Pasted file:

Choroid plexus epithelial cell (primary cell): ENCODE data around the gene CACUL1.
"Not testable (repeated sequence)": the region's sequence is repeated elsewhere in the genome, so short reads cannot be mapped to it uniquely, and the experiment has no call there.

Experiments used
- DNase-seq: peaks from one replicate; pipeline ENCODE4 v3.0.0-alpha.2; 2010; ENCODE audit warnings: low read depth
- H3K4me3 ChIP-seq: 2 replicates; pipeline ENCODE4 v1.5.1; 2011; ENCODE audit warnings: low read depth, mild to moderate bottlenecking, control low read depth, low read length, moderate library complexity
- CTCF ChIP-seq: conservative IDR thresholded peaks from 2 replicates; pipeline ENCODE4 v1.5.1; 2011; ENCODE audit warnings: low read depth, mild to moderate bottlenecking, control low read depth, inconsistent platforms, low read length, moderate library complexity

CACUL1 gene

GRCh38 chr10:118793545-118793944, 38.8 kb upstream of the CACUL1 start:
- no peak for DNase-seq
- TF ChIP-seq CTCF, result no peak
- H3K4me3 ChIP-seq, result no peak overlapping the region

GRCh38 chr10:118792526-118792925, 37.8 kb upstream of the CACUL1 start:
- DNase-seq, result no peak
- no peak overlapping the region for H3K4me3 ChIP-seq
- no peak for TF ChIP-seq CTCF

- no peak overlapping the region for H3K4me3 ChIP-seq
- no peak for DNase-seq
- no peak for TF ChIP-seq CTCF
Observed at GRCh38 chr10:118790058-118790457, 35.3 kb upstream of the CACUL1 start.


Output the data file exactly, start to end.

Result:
Choroid plexus epithelial cell (primary cell): ENCODE data around the gene CACUL1.
"Not testable (repeated sequence)": the region's sequence is repeated elsewhere in the genome, so short reads cannot be mapped to it uniquely, and the experiment has no call there.

Experiments used
- DNase-seq: peaks from one replicate; pipeline ENCODE4 v3.0.0-alpha.2; 2010; ENCODE audit warnings: low read depth
- H3K4me3 ChIP-seq: 2 replicates; pipeline ENCODE4 v1.5.1; 2011; ENCODE audit warnings: low read depth, mild to moderate bottlenecking, control low read depth, low read length, moderate library complexity
- CTCF ChIP-seq: conservative IDR thresholded peaks from 2 replicates; pipeline ENCODE4 v1.5.1; 2011; ENCODE audit warnings: low read depth, mild to moderate bottlenecking, control low read depth, inconsistent platforms, low read length, moderate library complexity

CACUL1 gene

GRCh38 chr10:118793545-118793944, 38.8 kb upstream of the CACUL1 start:
- no peak for DNase-seq
- TF ChIP-seq CTCF, result no peak
- H3K4me3 ChIP-seq, result no peak overlapping the region

GRCh38 chr10:118792526-118792925, 37.8 kb upstream of the CACUL1 start:
- DNase-seq, result no peak
- no peak overlapping the region for H3K4me3 ChIP-seq
- no peak for TF ChIP-seq CTCF

- no peak overlapping the region for H3K4me3 ChIP-seq
- no peak for DNase-seq
- no peak for TF ChIP-seq CTCF
Observed at GRCh38 chr10:118790058-118790457, 35.3 kb upstream of the CACUL1 start.